Mirrors certainly have their place in horror films - from ghosts, monsters and murderers suddenly appearing behind the looming victim in the bathroom mirror, to vampires that strangely aren’t reflected in them at all. Of course, we're also well aware that saying ‘candyman’ in a mirror five times summons a hook-handed serial killer.
Oculus is the latest ‘mirror horror’ to grace the genre. Based on its director and co-writer Mike Flanagan’s eponymous 2005 short, it tells the story of a mirror (or ‘oculus’) that twenty-something Kaylie (Doctor Who’s Karen Gillan) believes caused the death of her parents eleven years prior – a fatal tragedy that her younger brother Tim (Brenton Thwaites) was blamed, and institutionalised, for.
Now Tim has been released from the mental hospital ‘cured’ and is reunited with his sister, she reminds him of the promise they made to ‘expose’ the evilness of the mirror and destroy it.
It might not sound like a particularly original installation in the genre, but this fresh and creepy horror brings something new to the table.
The charm is in its intelligence. The plot combines two stories from two different timelines: Tim and Kaylie’s present ‘investigation’ into the mirror is continuously intercut with flashbacks to their family’s first experiences with it leading up until that fatal night.
The choppy narrative structure is unnerving and disorientating in itself, but while it could have easily have come across as disjointed and hard to follow (as dual narratives often do when they eschew linearity), it’s actually well delivered with coherent transitions and lucid storytelling.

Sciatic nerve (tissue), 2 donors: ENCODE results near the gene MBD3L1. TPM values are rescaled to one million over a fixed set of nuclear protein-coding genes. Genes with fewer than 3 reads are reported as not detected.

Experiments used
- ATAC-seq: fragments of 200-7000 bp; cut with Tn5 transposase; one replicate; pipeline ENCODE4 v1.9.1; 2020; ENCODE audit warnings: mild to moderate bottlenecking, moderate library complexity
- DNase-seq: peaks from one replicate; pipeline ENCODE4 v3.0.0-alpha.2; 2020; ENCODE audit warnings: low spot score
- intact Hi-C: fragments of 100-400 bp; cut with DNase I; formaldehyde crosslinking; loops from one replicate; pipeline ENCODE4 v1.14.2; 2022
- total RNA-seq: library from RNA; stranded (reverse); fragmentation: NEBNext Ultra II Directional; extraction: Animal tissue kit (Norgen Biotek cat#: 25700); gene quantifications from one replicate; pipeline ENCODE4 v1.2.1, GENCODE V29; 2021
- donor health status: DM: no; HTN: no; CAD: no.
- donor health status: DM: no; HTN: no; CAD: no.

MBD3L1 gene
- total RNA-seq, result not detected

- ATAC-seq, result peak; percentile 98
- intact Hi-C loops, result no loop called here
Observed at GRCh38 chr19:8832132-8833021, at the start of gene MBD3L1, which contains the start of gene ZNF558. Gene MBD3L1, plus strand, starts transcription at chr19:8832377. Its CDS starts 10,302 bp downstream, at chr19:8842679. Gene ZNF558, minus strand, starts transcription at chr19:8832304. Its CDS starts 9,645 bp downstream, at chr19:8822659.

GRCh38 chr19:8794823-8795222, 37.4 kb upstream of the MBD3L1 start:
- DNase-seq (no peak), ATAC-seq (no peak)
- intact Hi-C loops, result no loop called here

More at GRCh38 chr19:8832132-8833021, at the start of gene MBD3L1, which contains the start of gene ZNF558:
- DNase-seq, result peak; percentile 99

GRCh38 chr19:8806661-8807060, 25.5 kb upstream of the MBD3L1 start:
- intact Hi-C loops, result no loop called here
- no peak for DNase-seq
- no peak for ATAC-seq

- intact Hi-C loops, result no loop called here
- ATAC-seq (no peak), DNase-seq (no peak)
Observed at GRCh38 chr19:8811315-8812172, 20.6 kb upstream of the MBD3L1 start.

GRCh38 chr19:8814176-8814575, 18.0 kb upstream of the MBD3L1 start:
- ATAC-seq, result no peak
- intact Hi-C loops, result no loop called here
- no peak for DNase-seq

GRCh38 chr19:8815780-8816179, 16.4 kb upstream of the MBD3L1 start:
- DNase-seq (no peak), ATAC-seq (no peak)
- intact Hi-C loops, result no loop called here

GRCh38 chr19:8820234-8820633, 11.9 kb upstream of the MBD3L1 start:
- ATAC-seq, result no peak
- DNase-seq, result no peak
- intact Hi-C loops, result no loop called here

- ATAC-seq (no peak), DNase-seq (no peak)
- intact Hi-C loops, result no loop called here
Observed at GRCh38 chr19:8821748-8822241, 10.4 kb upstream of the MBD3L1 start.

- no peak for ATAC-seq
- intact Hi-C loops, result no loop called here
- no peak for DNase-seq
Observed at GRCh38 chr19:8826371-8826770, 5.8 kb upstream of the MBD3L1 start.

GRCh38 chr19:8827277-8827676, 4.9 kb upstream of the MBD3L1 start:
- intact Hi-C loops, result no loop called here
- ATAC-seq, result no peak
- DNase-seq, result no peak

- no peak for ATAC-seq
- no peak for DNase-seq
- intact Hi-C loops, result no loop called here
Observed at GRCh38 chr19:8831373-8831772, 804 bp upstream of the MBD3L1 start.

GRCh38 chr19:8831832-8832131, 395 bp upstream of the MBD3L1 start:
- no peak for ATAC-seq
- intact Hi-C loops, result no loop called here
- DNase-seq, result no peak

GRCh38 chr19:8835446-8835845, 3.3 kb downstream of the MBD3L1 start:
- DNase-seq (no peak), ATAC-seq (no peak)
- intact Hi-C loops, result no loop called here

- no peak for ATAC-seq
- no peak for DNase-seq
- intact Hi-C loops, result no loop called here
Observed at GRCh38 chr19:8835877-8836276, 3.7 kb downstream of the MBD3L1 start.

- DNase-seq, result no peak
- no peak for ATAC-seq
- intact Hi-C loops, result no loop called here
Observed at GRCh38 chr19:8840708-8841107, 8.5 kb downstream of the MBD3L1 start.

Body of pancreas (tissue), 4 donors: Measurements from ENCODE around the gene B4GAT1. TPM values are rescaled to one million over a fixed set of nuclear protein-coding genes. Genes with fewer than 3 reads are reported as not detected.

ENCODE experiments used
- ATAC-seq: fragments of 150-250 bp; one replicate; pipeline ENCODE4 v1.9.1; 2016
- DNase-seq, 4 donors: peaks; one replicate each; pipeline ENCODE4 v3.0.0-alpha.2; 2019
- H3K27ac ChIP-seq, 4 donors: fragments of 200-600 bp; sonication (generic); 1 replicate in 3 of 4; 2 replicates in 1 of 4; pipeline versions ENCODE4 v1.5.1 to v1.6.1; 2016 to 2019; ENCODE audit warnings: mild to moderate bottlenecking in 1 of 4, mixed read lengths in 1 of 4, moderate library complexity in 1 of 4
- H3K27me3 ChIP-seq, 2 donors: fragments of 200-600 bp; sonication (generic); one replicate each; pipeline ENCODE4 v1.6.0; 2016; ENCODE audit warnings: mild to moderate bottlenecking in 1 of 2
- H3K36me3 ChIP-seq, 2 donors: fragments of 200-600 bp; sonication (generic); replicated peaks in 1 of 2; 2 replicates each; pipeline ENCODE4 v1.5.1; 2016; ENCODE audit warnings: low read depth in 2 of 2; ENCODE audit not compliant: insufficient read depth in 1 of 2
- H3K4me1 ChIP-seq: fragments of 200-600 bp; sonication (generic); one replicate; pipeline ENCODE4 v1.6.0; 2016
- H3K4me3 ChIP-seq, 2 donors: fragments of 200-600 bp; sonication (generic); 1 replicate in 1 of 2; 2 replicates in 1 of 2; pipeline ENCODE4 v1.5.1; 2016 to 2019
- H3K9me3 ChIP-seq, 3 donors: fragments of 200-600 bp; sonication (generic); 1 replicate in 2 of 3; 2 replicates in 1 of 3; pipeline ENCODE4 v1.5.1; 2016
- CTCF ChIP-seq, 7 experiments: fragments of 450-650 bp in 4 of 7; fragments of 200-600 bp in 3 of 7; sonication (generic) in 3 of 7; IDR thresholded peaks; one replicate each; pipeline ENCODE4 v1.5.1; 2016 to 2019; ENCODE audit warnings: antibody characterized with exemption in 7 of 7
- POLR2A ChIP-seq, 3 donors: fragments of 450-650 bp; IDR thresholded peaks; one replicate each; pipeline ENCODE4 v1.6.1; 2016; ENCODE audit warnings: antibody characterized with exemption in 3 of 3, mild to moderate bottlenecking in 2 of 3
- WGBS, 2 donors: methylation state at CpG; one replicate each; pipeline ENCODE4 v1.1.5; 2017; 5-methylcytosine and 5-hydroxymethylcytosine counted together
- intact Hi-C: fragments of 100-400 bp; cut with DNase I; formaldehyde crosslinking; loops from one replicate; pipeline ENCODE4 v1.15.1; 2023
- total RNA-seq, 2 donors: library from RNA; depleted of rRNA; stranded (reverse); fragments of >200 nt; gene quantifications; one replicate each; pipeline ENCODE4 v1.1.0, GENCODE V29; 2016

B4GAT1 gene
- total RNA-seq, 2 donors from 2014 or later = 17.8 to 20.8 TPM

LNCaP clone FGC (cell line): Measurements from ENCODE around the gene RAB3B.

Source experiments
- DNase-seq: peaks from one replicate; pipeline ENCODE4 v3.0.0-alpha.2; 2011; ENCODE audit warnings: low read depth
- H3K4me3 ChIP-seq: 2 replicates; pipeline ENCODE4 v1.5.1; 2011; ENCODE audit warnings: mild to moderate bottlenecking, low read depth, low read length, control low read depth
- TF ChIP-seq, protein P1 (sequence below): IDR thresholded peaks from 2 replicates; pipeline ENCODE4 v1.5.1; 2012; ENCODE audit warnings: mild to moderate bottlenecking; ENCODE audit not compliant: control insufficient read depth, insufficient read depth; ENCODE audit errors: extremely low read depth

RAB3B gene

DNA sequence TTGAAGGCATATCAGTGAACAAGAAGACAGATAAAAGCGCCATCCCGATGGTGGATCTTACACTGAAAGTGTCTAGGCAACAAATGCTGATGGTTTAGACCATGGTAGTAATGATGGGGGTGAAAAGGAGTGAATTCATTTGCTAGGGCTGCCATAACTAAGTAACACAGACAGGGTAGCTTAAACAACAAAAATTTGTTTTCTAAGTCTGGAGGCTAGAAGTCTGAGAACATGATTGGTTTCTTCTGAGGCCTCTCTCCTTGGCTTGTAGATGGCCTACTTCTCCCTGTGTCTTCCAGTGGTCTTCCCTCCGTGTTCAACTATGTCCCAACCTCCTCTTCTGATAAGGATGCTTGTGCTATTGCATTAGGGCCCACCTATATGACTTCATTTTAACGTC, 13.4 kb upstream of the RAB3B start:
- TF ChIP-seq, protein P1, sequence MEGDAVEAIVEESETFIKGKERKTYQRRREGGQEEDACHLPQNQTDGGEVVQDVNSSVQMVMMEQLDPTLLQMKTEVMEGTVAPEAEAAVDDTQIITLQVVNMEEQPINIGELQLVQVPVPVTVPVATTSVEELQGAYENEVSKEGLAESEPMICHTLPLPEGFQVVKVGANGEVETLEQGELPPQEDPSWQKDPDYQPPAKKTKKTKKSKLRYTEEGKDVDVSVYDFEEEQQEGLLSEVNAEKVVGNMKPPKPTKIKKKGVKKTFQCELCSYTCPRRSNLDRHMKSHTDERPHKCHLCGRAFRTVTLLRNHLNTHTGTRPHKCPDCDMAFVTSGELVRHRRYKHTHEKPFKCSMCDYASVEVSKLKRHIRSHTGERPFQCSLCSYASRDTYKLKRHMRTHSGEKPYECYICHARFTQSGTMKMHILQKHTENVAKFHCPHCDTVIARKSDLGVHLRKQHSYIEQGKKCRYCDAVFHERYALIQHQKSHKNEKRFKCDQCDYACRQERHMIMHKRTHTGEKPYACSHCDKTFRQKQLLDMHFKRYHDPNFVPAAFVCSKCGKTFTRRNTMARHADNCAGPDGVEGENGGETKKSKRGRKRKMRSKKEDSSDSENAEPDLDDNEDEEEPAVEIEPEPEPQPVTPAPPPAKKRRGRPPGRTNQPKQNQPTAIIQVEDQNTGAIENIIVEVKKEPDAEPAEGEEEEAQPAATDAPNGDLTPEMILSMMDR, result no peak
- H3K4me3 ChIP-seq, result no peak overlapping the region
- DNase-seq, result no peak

The fact that you can’t put your finger on the truth due to the toing and froing between supernatural and psychological ground makes it a compelling journey form start to finish. It infuses a logic that's hard to ignore; is Katie now the one suffering from post-traumatic stress, or is the oculus really a killer mirror?
Either way you look at it, Oculus stirs dread and injects fear with subtle bump-in-the-night terror. And manages to reach in and rattle your bones in more ways than one.
Their father’s gradual transformation from a sincere, hard-working family man to psychotic killer is truly unsettling, and as each and every character loses grip on reality, they do some awful things that are, quite frankly, hard to watch.
But what Katie captures on her camera during the experiment is the pinnacle of the film’s horror. It’s terrifyingly chilling, and could well contain some of the scariest mirror scenes in cinematic history.
Every so often someone throws a curveball into the horror genre with something original, well-developed and genuinely terrifying. That’s just what Flanagan has done with Oculus.
Overlook a few acting slips and a slightly drawn-out plot, and you’ve got one of the scariest movies of the year.
Running time:104 minutes
Aspect ratio: 2:39.1
Audio: DTS-HD Master Audio 5.1